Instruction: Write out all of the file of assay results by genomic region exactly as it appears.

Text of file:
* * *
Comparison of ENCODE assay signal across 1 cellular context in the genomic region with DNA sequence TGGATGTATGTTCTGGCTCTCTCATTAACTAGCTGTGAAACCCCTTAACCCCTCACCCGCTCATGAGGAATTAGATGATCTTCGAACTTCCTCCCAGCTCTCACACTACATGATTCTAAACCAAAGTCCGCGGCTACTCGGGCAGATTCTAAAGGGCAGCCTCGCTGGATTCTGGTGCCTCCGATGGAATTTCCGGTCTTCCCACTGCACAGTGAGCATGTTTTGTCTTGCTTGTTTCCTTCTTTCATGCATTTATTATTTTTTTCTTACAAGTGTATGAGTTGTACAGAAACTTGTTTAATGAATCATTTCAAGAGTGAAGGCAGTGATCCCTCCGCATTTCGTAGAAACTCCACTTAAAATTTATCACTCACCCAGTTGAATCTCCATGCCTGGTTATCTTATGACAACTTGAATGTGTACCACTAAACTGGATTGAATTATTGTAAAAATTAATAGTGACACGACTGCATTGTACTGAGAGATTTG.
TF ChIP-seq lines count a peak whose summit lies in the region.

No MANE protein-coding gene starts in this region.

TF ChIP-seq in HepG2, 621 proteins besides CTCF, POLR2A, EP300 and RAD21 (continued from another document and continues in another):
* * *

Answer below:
Comparison of ENCODE assay signal across 1 cellular context in the genomic region with DNA sequence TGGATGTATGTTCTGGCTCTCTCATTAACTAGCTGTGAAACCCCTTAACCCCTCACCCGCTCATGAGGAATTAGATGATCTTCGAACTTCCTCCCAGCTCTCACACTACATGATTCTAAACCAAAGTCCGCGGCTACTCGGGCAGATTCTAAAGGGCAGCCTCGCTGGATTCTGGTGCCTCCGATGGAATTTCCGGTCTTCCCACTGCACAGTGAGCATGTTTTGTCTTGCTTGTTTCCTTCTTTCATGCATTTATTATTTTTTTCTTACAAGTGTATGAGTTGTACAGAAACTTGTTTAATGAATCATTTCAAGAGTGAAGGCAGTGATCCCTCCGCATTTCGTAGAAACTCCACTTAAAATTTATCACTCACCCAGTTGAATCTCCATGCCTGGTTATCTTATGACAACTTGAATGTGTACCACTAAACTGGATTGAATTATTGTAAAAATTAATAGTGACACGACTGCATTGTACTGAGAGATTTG.
TF ChIP-seq lines count a peak whose summit lies in the region.

No MANE protein-coding gene starts in this region.

TF ChIP-seq in HepG2, 621 proteins besides CTCF, POLR2A, EP300 and RAD21 (continued from another document and continues in another):